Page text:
Like many others, a few months ago, I started tinkering with various generative AI tools. These early experiments were mainly about exploring their creative and business potential. Almost immediately, one idea popped into my mind: AI-generated brand collaborations. So I started to build a little collab engine that could take two brands and a product and generate some marketing copy and imagery of what that imaginary collab is all about.
As soon as I started to see the results—and share them with others—I got very excited. It wasn’t just that this thing could spit out amazing-looking imagery, it was that it seemed to understand which brands were strong and which were weak. When you run a collab in the system with Hermes, for instance, the other brand must have a strong aesthetic, or Hermes will drown it out. Grateful Dead x Hermes? Yes. Financial Times x Hermes? Sadly, not so much. Somewhere buried in the machine was a fundamental understanding of what brands are and how they work.
As friends and I tried out more outlandish collabs, it was striking how on-target the system was. Sure, it sometimes produced strange-looking imagery or nonsensical copy. As a rule, however, the strong brands, regardless of scale, seemed to come out with better and more realistic results. As I thought and played more, I began to believe that this wasn’t just an accident. These Large Language Models (LLM) were trained on a massive corpus of data from the internet. They were effectively crunching the shared perception of humanity—at least the portion that contributes to the internet—into an understanding of how brands exist in our minds and lives.
Then it struck me: this is a lot like Brand Tags, a project I built 15 years ago. The tool—which showed people a random brand logo and asked them to type in the first thing that popped into their mind—was inspired by the simple idea that brands live in people’s heads. So when I compiled the responses into a tag cloud, with the most common words showing up in the largest font size, I had a snapshot of what brands really represented. It’s one thing for a Chief Marketing Officer or Creative Director to say the brand stands for refreshment; it’s a whole other thing for it to be the first thought of a consumer.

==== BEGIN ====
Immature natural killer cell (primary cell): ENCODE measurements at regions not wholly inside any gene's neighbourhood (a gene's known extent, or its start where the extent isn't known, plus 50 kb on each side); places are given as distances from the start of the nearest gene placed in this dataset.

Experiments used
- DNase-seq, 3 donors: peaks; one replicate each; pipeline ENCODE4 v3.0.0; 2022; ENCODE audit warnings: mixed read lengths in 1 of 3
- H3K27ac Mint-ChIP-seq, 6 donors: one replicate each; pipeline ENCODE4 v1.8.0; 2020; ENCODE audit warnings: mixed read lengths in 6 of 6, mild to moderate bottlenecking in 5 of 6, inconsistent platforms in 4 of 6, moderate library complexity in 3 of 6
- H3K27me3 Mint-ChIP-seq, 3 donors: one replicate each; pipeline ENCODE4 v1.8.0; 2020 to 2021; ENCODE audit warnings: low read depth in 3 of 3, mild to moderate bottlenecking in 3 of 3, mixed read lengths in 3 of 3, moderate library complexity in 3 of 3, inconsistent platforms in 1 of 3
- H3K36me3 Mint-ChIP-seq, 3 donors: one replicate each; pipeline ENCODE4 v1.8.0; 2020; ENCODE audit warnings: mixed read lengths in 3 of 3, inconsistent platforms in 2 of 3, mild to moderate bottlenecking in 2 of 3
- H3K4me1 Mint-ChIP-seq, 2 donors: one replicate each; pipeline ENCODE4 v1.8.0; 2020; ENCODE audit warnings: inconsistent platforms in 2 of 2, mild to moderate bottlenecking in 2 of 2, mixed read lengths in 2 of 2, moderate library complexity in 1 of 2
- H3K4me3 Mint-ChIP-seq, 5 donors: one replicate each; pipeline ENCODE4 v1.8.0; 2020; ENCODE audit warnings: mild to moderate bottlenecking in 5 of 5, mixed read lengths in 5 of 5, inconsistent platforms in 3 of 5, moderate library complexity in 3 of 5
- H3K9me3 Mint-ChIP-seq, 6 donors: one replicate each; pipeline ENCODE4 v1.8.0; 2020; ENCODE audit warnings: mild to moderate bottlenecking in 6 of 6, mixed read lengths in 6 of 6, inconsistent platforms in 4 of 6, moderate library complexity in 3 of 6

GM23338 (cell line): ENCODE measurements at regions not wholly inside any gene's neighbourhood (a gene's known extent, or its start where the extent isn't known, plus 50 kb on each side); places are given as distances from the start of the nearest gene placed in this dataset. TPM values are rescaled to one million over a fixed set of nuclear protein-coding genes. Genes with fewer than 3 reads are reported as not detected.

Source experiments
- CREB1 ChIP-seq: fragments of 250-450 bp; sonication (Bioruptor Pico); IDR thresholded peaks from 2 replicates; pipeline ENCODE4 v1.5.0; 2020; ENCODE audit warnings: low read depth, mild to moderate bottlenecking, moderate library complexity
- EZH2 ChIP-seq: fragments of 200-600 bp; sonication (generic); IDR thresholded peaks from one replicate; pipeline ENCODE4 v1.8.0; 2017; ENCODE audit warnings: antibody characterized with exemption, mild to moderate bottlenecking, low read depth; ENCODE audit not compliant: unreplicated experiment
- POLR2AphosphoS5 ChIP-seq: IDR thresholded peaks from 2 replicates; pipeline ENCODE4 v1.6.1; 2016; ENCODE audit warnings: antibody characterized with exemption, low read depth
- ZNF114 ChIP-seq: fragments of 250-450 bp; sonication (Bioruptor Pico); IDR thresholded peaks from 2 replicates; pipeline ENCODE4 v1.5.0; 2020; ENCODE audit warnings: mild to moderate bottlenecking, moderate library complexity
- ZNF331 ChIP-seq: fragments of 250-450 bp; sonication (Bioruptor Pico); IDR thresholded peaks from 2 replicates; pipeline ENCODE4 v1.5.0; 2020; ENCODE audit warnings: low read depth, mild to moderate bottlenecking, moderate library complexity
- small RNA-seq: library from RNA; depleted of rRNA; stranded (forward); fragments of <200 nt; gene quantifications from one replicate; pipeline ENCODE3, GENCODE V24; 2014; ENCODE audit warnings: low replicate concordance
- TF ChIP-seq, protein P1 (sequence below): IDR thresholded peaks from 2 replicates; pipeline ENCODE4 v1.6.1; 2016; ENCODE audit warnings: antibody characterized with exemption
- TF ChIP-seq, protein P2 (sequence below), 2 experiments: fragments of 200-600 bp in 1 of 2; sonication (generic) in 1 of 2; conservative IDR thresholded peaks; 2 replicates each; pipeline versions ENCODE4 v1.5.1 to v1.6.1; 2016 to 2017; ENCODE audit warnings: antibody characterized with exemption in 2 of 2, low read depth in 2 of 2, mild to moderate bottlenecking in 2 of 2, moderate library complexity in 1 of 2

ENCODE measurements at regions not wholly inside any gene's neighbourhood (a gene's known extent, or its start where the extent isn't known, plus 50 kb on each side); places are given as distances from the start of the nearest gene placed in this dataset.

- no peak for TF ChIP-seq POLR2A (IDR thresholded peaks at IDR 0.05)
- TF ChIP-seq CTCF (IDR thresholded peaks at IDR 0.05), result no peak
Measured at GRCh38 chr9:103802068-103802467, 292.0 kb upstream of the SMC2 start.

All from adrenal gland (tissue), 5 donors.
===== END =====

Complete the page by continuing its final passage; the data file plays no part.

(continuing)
These memory structures sit at the heart of marketing. Great brands establish more connections and lodge them more deeply into the consumer and cultural psyche than their weaker competitors. In the end, at the heart of marketing and branding is the goal of establishing patterns in the network of neurons that make up the brains of potential buyers.
A decade-and-a-half after asking people for their tags, AI offers a whole new lens through which we can explore brands. After all, AI and machine learning are about using large amounts of data to interpret patterns and, in turn, deliver some form of understanding. Like our own brains, these systems utilize networks, frequently uncovering patterns that were invisible to human eyes. Unlike our own brains, however, these systems are statistical: underneath the output is hard data representing the computer’s understanding of the topic or idea.
All of this is to say that brands and AI/machine learning seem purpose-built for one another. The excitement—and fear—in the industry is palpable. People are beginning to recognize that this new technology will fundamentally shift the way we build and understand brands. And, like any change, that can be a little scary—particularly when the landscape is changing so quickly, and the industry’s understanding of the possibilities and threats is generally still blurry.
To me, it’s a lot more exciting than scary. I believe that the match between brands and AI is complimentary, and the best use for Large Language Models like GPT3, Midjourney, DALL·E, and the like, is to augment creativity, not replace it. I also think that buried deep inside these systems is a new level of understanding of what brands are and how they work. Just as Brand Tags reflected the perception of the masses, these tools have scoured much of humanity’s knowledge and creativity and quantified its patterns. And while they’re not without significant warts—serious questions of bias, for instance—they represent a new frontier for marketing.
BrXnd is positioned at that frontier. Sitting at the intersection of brands and AI, the goal is to establish a dialogue between the two sides that can help push both industries forward.
Beyond this initial collaboration experiment, I’ll be holding a conference in NYC in Spring 2023. The goal for this first event will be to establish a foundation: to discuss what’s possible today, how to make it happen, and where the future will lead us. We already have commitments from practitioners to share their projects and techniques, brands to share their experiments, and system builders to show where the technology is headed. I’ve also spun up a newsletter, appropriately titled BrXnd, that will explore the same themes.
If you have questions, ideas, or interest, please be in touch.